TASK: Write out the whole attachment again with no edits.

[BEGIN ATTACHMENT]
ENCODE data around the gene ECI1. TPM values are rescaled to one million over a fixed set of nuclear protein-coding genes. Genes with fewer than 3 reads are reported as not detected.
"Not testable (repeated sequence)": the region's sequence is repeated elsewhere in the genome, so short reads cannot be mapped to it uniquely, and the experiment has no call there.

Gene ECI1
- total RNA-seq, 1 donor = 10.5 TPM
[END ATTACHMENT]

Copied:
ENCODE data around the gene ECI1. TPM values are rescaled to one million over a fixed set of nuclear protein-coding genes. Genes with fewer than 3 reads are reported as not detected.
"Not testable (repeated sequence)": the region's sequence is repeated elsewhere in the genome, so short reads cannot be mapped to it uniquely, and the experiment has no call there.

Gene ECI1
- total RNA-seq, 1 donor = 10.5 TPM